Chimamanda Ngozi Adichie, the award-winning author, read from her essay ‘Notes On Grief’ at the Alliance Française auditorium in Ikoyi, Lagos.


The book event, which was held on Saturday evening, played host to members of the diplomatic corps, literary aficionados, dilettantes, notable personalities from within the business community, and journalists alike.

Among the attendees were Eghosa Imasuen of the Narrative Landscape Press, her Nigerian publisher; Emmanuelle Blatmann, French ambassador to Nigeria; and Titi Adenuga, wife to the billionaire entrepreneur Mike Adenuga.

In June 2020, Chimamanda lost James Adichie, her father who died of a kidney condition he was hospitalized for.


Ifeoma, her mum, would also pass away eight months later, leaving the family in yet another round of mourning.

Adichie’s book event, which started with her reading, quickly morphed into what the audience would later describe as a “group therapy session” where many opened up to the author about their own experience with grief and loss.

Cross Section of Audience

Event about grief left me feeling happy, says Chimamanda


On the sidelines of the event, Chimamanda touched on how the sense of community at the reading left her gleeful.

“I wasn’t sure what to expect doing this. And it’s a strange thing to say that an event about grief and sadness has made one happy. But, in a strange way, it has. I felt a sense of community,” the Nigerian author explained.

“I also just felt really heartened that people were talking about their own grief. Ours is a country where we’re often told to move on. So you’re grieving and someone tells you, ‘oh, sorry, it has happened. Just move on.’

“But you’re still in pain. I thought it was just nice to have a space where people were talking about it. I was even more moved by the guy who talked about his father still being alive and how he’s expecting to feel regretful.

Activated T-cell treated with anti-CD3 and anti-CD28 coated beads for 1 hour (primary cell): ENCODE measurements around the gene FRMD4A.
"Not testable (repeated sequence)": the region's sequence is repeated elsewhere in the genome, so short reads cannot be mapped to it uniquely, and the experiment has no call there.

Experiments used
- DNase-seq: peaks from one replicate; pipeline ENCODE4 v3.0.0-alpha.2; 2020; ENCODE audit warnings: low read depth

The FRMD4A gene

“It’s interesting because you realise that you have to make use of the time you have left with your parents. If you love people, love them fiercely because we don’t know what’s going to happen tomorrow.

“I’m grateful because I think it takes, not just showing vulnerability, but strength to talk about these things.”

Chimamanda condemned what she described as the Nigerian propensity to rush the bereaved into “moving on”.

“There’s so much I still don’t know about grief but I think it is something I will continue to talk about, especially in the Nigerian context; how important it is for us to be allowed to sit with our grief and not be rushed,” she added.


“There’s a young woman whose mum died. She said she didn’t want to hear anything about God. People criticised her and I said, ‘no, allow people  grief how they choose to.’ We need to be allowed to deal with grief’s complexity.”

Chimamanda: Nigerians must stop hiding pain behind religion

Adichie further expressed her lack of enthusiasm in the practice of clinging to religion as a coping mechanism.


“I’m just so over that. There’s the way that we hide pain behind religion. People suffer in silence because they’re, expected to be strong. We should talk more about the reality of grief. We’re told, ‘be strong’,” the 44-year-old said.

“I’m like, ‘my life just fell apart, why the hell should I be strong?’ If we’re expected to remain normal in grief, then when are we allowed to fall apart? I often say, ‘when I die, you better don’t be strong. You better bloody cry!'”

“Grief is an education. Before my father died, I had mourned, people. Those I loved had died, my grandmother, my friend. But it took my father dying for me to suddenly start questioning everything.

“I started thinking about the things I’d said to people [who lost their loved ones], words of condolence that I really regret now. After the funeral is when the real grieving begins. But Nigerians can be very dismissive of grief.

“There’s also that human thing where we’re uncomfortable with grief; where we don’t know what to do.  The Nigerian approach to grief? We just need to stop it.”

Attendees Taking Autographs

The event ended with photography and networking sessions while the author gave autographs to waiting readers.

‘Notes on Grief’, written during the months following Adichie’s father’s death, first appeared in the New Yorker.

In the book, she made visceral the experience of death and grieving, documenting her memories of the deceased.

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